Oh Glory! (or the Immortality of Buster Posey)

I’ll be honest: after the Giants were bamboozled by Bronson Arroyo in Game 2 I figured it was over. Nice season Giants, thanks for the ride, loved it, but not every year is like 2010.

Not that many would have predicted the Giants could come back on the Reds, BUT this team has been overcoming adversity all year:

  • Their best player was coming off a career threatening injury. No one knew what exactly to expect from Buster this season.
  • They get swept in the first series of the season by the team everyone picked to win the division.
  • They lose their closer two weeks into the season, leaving huge bullpen questions to be answered.
  • Their ace has an awful first half and the worst season of his career.
  • They lose their All-Star left fielder (and first half MVP) to a season ending drug suspension.
  • They had offensive black holes at second base, shortstop, and first base for most of the season.
  • There were questions about Bumgarner and Vogelsong and the closer-by-committee approach and shouldn’t Hunter Pence be better and can they really win with a Blanco/Nady platoon in left field and on and on I could go.
  • The were the Dodgers making huge moves that were supposed to bury the Giants.
  • And then those first two games of this series…

Of course, they come back and win this thing. I agree with Joe Lemire…through it all Posey and Bochy stood tall and calmly led this team. I know the Hunter Pence pre-game speeches are getting a lot of press, but it is the calm hand of those two dudes that define the character of this team.

So, we move on…and they move on with confidence.

Some other thoughts:

  • It isn’t often that a player of Posey’s caliber gets a moment to do the kind of damage he did in game five. There are too many ways to mitigate a stars influence in baseball (see Bonds, Barry) and even if the moment presents itself this is still a game where a 30% success rate is awesome. But Buster came through. Someone, a while back, said the guy Buster is most like is Joe Montana. I only believe that more.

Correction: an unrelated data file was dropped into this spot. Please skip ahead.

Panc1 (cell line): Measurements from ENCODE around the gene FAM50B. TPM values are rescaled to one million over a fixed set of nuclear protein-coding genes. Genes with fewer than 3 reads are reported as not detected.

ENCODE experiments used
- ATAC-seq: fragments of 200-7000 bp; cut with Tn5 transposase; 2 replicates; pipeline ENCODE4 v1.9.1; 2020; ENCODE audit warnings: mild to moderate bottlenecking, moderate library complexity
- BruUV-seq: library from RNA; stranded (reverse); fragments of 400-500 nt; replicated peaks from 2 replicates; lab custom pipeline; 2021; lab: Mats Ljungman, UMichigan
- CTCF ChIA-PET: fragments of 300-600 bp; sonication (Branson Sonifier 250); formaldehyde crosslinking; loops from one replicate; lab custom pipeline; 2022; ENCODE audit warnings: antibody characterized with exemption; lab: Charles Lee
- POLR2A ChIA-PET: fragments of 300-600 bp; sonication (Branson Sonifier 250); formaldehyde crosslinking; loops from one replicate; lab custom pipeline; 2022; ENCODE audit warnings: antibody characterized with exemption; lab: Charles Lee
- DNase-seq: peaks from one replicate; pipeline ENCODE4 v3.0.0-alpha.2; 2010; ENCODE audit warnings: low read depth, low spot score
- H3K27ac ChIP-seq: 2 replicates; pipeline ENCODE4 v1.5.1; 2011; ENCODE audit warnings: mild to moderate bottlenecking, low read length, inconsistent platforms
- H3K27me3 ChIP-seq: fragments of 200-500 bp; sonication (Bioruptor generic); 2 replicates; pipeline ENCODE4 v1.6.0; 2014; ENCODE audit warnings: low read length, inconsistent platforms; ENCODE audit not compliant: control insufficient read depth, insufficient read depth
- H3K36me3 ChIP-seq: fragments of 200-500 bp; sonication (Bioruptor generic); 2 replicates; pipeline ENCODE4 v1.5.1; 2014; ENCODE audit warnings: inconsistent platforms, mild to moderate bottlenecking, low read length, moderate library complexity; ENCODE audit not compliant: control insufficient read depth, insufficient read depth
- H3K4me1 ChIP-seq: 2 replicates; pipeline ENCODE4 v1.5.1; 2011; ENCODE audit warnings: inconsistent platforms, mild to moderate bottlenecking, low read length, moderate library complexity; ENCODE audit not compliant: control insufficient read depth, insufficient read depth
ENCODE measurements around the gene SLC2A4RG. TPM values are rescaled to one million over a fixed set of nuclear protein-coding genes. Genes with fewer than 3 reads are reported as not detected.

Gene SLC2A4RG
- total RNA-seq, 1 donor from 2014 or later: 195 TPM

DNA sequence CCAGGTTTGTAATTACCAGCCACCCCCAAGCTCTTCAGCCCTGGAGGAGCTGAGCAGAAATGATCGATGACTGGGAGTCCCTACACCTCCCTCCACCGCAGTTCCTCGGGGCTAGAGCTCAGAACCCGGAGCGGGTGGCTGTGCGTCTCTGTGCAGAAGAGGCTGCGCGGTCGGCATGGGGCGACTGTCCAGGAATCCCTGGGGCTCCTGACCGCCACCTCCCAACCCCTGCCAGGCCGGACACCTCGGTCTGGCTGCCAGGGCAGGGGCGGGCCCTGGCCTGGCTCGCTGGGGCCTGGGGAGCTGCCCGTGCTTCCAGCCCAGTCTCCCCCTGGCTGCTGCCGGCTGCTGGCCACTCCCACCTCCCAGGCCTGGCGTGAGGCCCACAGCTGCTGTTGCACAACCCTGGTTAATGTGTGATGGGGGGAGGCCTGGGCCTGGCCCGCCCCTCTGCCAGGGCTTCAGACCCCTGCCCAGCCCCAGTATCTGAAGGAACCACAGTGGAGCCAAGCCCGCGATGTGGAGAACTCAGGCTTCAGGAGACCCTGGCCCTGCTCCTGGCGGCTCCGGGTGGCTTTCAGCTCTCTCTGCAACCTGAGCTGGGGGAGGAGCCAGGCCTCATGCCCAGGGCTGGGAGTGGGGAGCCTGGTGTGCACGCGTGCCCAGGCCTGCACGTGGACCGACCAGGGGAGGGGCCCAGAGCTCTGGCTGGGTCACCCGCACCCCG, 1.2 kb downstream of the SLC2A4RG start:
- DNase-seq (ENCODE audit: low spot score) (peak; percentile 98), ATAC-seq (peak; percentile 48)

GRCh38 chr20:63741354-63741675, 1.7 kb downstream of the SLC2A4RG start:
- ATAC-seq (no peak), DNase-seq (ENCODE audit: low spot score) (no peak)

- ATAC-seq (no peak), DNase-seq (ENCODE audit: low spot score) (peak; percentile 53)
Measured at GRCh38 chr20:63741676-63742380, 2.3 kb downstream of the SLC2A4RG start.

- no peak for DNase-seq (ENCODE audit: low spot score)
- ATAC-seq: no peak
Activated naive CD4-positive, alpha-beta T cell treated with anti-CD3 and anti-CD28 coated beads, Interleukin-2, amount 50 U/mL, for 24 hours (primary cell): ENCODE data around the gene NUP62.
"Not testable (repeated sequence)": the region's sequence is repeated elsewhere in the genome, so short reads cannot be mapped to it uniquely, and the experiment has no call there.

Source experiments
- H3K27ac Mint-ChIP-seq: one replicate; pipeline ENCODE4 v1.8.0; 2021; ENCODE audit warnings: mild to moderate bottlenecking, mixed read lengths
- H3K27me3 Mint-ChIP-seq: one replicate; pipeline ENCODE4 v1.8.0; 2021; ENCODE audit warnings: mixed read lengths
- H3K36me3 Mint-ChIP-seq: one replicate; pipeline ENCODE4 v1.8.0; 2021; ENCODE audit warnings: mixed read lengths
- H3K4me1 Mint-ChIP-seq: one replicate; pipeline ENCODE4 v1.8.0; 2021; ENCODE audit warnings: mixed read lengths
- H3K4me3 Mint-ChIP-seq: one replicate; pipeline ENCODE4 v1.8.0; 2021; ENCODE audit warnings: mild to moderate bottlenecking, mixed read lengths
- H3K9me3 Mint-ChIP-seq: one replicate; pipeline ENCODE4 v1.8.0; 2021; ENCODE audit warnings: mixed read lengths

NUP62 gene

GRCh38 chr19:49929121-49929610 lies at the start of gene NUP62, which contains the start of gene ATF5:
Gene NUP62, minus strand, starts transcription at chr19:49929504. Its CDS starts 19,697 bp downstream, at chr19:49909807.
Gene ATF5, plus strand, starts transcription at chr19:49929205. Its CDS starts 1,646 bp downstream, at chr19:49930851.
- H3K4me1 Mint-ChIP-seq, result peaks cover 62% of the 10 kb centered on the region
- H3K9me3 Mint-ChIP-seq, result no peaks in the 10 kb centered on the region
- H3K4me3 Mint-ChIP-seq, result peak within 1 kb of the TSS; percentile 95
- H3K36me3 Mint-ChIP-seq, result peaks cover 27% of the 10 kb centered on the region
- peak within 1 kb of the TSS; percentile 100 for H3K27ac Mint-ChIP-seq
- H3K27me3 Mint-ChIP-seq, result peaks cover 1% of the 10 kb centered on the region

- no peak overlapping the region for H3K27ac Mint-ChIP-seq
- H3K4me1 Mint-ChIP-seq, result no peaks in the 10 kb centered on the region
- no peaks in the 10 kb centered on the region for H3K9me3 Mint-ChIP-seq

• Remember when I wrote that the demise of this team would be the shortstop position. Well, Arias and Crawford are huge reasons the Giants live on. Crawford’s game 5 was particularly impressive given the pressure on Bochy to play Arias. Huge defensive plays, an RBI triple, and that at-bat against Chapman. That’s big-boy stuff.
  • Angel Pagan, I’m a believer.
  • Who would have thought the Giants could win a five game series in which Lincecum made no starts and no starter last through six innings. Both of those things need to change in the next round.
  • The key to the NLCS, in my opinion, is Madison Bumgarner. He needs to step up and dominate.

(-SB)

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On Mat Latos

Two recent events have conspired to plant a seed of thought…and I will admit this is not fully formed yet. These events are:

  1. Pujols signing with the Angels
  2. The Padres trading Mat Latos to the Reds for some good stuff in return

So, the seed of thought is this: The Giants should consider very strongly trading Tim Lincecum. My soul hurts typing that last sentence, but I am starting to consider that it might be the best idea. Hear me out…

1) Lincecum still has 2 team controlled years (expensive arbitration years, yes, but he’s not a rental). Latos has four years left, part of what made it easier for the Reds to give up so much, so the Giants are at a bit of a disadvantage here. BUT…

2) Tim Lincecum is better than Latos and has hardware to back it up (CYAs plus a Ring). Also, Timmy has never been injured.

3) The Giants should lock up Cain and Bumgarner is under control for a while. Hopefully they’d get at least one good arm (plus a significant bat) in return for Lincecum. They should be fine, especially in the long-term, in the rotation. (Side Note: they could really do this if they still had Wheeler in the system…just sayin’).

4) As I said last week keeping Cain and Lincecum is going to be incredibly expensive, and while I’m in no way opposed to keeping them both, at some point Buster is going to get paid, and Panda, and MadBum, and Wilson (if they want to keep him) and it goes on and on. Someone is going to get left out at some point.

I have no idea what the Giants could/should get back. I don’t have any fake trade ideas. But seeing Cardinal fans take a deep sigh of relief when the club didn’t tie their fate to El Hombre for the next decade and then observing the return the Pads got for Latos makes me curious. It makes me think. It opens me up to the possibility.

I don’t like to say it, but they should think about it. At the very least.

(-SB)

Contenders vs. Pretenders, Pt. III

Here’s the final post of the series. We are looking at the contending teams in MLB this year to see which of them fit the championship profile we created this winter. Here’s the rest of the NL (we already looked at the Phillies, Braves, Pirates, and Giants).

NL EAST

  • 2010 Mets: 6.9 K/9, 3.70 ERA, 106 ERA+, 1.37 WHIP